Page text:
GOP presidential hopeful Donald Trump is awfully good at picking fights, and his latest opponent seems to be the Internal Revenue Service.
All high-profile presidential candidates are expected to release their tax returns at some point during the campaign, but Trump has yet to do so. He claims he can’t because he is a frequent target of audits, though it’s unclear why that would prevent him from showing his return to the public.
The state of New York has foreclosed on a virulently anti-LGBT church in New York City. DNAInfo New York reports that Atlah Worldwide Church and its pastor, the Rev. James Manning, owe $194,000 for unpaid water bills.
Some far-right Christians have a hard time obeying the law. Among them is Religious Right attorney Matt Barber, who really dislikes the idea of church-state separation and particularly has a bone to pick with the Internal Revenue Code’s prohibition against pulpit politicking by houses of worship.
In a recent column, Barber spouted the tired, old line that “the words ‘separation of church and state’ are found nowhere in the U.S. Constitution….”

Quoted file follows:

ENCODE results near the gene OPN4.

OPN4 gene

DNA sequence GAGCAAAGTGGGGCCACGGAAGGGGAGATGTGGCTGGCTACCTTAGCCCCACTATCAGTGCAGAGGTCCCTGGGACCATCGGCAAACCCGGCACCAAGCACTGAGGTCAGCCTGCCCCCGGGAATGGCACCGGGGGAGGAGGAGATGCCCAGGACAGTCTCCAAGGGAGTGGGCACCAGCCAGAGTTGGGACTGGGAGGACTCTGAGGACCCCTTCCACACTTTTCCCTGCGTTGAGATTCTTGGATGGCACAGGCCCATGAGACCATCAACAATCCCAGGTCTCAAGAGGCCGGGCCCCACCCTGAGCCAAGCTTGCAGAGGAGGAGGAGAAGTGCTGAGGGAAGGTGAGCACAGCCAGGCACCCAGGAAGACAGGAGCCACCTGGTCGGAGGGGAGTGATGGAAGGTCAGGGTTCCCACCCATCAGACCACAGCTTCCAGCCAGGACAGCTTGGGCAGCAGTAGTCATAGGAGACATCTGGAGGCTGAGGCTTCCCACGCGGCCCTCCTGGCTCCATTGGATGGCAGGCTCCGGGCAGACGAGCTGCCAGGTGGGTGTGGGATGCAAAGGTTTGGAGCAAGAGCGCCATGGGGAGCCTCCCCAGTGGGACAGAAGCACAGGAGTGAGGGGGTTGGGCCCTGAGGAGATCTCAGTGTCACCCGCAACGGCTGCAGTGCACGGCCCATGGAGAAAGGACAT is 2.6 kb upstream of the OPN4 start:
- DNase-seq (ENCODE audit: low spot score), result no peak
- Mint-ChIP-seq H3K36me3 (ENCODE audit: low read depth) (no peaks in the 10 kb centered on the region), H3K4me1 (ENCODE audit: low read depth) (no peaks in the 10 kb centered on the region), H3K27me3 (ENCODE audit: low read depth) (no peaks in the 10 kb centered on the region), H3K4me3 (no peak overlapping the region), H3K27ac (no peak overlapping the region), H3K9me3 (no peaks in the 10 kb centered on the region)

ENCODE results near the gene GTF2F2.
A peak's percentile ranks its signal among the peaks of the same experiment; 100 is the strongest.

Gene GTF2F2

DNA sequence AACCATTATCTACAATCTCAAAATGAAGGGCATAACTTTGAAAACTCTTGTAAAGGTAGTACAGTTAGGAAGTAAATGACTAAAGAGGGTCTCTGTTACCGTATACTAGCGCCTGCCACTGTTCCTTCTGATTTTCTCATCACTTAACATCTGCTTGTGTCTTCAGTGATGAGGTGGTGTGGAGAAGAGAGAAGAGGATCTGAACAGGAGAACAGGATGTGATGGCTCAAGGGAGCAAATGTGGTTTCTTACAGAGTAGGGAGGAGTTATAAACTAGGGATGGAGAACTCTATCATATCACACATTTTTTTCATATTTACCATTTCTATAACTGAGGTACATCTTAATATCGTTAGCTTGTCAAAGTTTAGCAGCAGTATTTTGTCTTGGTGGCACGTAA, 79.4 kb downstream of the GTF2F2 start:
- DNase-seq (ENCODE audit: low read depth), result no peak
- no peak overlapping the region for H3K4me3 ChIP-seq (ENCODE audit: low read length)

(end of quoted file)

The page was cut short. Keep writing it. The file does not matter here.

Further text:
John Oliver scored a major success on Sunday when he took on televangelists – but you could argue that is inherently more of a "soft target" than, say, Argentinian debt, which he has also examined. Yes, I wonder as well why it takes a comedy show to address these issues.
The announcement that U.S. Sen. Bernie Sanders (I-Vt.) will speak at Liberty University in Lynchburg, Va., Sept. 14 has left a lot of people scratching their heads. Has the world been turned upside down?
From Sanders’ perspective, the move makes sense. He’s seeking the Democratic presidential nomination, and it never really hurts a candidate to go into the lion’s den and stare down the opposition. Many supporters will see that as an act of political courage; you can almost hear them holler, “Give ‘em hell, Bernie!”
Last week, Americans United wrote to John Koskinen, commissioner of the Internal Revenue Service, and told him that it’s high time he began enforcing the law prohibiting partisan politicking by houses of worship and other tax-exempt entities.
When you picture a typical church, what comes to mind? If it’s not "naked paint parties,” then you would probably side with Florida officials who recently revoked the tax exemption of a “church” that appears to have been a nightclub trying to skirt tax laws.
While the Religious Right crows about a new phony “war” on Thanksgiving, you may soon find yourself seated at the dinner table next to someone who insists on promoting the false notion that church-state separation isn’t found in the Constitution or that the Founding Fathers were all right-wing Christians.